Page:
When it doesn’t hurt to be ignored
Despite the photo opportunities Prime Minister John Key enjoyed at the White House, little progress has yet been made with the Americans on the important matters of defence and trade.
When it comes to whether our SAS forces will actually leave Afghanistan as planned next March, hints were dropped by Key that ‘‘no final decisions’’ had been made – thus leaving the door open for a further extension.
Later, Key invoked the Norway massacre to argue that because terrorism can evidently happen anywhere, this serves to justify our military presence in Afghanistan.
How a far right Christian fundamentalist in Norway might conceivably be deterred by our forces fighting against jihadists in Kabul was left unexplained.
Before and after Key’s visit, it has been hard to identify any tangible benefits New Zealand is earning from its support for the American military effort in Afghanistan.
On the trade front, we are certainly not winning any favours. Currently, the multi-member Trans Pacific Partnership is the closest thing to a free trade deal with the United States that New Zealand is ever likely to achieve – and yet it, too, seems more of a pipedream than a reality.
At best, the nations involved will have agreed by year’s end merely to keep on talking, rather than sign any actual commitments.
What then did Key earn from his abbreviated half-hour meeting with President Barack Obama? Nothing of substance, it would seem.
Apparently, a small contingent of American Marines will arrive here next year to mark the 70th anniversary of the Marines’ arrival in New Zealand during World War II.
However, the Boston Globe noted that in Key’s meeting with Defence Secretary Leon Panetta, New Zealand had also invited the Coast Guard to send a ship to these celebrations.
Obviously, any American ship visit would carry vast symbolic weight in New Zealand, and be widely read as a sign that the Anzus dispute had been resolved, on our terms.
Perhaps that explains why the Americans were reportedly surprised when Key issued the Coast Guard ship invitation, and why they have politely declined to respond, so far.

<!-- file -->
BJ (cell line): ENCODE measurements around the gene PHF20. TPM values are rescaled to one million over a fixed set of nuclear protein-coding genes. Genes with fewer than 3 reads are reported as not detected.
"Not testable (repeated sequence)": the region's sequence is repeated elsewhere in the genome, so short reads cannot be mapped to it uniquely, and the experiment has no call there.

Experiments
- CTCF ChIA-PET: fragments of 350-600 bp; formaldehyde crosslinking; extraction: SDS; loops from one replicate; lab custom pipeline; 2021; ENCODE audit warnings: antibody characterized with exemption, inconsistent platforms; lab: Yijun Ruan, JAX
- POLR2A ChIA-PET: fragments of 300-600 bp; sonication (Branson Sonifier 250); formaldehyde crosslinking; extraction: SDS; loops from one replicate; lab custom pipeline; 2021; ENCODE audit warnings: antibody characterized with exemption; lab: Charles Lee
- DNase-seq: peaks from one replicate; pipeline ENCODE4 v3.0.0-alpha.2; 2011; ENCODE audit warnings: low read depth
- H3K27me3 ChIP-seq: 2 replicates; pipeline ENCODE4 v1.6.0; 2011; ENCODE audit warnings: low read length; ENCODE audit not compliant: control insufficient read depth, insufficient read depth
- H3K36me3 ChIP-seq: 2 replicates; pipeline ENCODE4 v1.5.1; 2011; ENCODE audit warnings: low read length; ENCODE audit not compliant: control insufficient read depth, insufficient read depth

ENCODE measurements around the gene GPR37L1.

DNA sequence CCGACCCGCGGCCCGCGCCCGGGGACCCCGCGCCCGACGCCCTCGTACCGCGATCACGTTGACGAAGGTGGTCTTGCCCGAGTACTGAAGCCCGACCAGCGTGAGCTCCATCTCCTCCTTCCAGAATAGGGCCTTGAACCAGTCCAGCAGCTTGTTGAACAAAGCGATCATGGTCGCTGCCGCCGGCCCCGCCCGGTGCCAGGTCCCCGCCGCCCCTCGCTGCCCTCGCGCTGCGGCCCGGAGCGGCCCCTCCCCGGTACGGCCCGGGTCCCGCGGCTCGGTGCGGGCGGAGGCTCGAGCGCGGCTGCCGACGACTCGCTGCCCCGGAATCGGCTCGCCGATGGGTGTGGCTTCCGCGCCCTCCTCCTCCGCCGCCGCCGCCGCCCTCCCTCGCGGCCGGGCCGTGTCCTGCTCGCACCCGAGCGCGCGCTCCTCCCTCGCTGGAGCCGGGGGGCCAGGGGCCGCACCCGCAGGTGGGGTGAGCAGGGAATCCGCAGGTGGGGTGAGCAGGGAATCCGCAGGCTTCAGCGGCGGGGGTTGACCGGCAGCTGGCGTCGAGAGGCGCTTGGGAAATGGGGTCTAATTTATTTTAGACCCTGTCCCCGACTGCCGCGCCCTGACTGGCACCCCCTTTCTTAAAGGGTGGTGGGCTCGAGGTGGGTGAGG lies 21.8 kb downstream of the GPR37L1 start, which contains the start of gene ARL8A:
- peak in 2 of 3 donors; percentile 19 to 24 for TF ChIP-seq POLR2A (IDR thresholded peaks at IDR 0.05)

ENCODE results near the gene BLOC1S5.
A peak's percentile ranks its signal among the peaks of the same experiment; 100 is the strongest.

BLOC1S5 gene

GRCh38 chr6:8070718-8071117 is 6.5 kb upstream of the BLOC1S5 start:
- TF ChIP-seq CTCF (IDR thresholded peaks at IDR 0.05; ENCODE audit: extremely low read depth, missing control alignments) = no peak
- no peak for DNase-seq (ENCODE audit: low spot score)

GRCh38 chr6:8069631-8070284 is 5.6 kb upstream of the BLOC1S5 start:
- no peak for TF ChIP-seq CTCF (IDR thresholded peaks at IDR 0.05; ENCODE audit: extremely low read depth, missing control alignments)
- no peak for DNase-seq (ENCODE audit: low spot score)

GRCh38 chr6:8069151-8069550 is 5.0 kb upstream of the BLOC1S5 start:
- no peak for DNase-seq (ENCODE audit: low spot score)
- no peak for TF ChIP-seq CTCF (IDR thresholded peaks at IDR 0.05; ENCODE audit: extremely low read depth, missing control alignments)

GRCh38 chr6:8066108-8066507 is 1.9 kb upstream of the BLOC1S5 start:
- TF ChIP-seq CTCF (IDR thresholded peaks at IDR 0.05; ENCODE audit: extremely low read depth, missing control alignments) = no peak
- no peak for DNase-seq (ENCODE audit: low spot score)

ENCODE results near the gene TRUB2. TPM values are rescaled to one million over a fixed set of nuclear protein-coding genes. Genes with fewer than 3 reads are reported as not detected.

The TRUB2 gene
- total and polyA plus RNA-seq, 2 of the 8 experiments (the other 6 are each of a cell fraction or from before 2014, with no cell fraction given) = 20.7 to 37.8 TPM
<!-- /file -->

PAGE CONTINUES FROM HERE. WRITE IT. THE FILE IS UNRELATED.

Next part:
As always, the Americans have bigger fish to fry. To date, Obama has been unable to get even the trade deals he inherited from the George W Bush administration through Congress.
Even if Obama ever did negotiate a Trans Pacific Partnership deal in future, his chances of getting it ratified by Congress (in the face of Republican opposition) seem almost non-existent. We should perhaps be counting our blessings on that score. Already, several American farm states have called for the Trans Pacific Partnership to exclude trade in dairy produce from such a deal, thus denying New Zealand any greater market access for one of the key elements in our export trade.
At the same time, New Zealand will be under pressure from the American negotiators and their pharmaceutical industry lobbyists to alter or scrap the way our Pharmac agency purchases drugs cheaply for our health system.
Any future Trans Pacific Partnership ‘‘free trade’’ deal may well mean costlier drugs for sick New Zealanders.
In the circumstances, being virtually ignored and patronised by the Americans – Obama kept calling our PM ‘‘John Keys’’ – may well be better than looming large on their policy radar.
Gordon Campbell is an experienced political journalist and columnist who has written for The Listener and Scoop.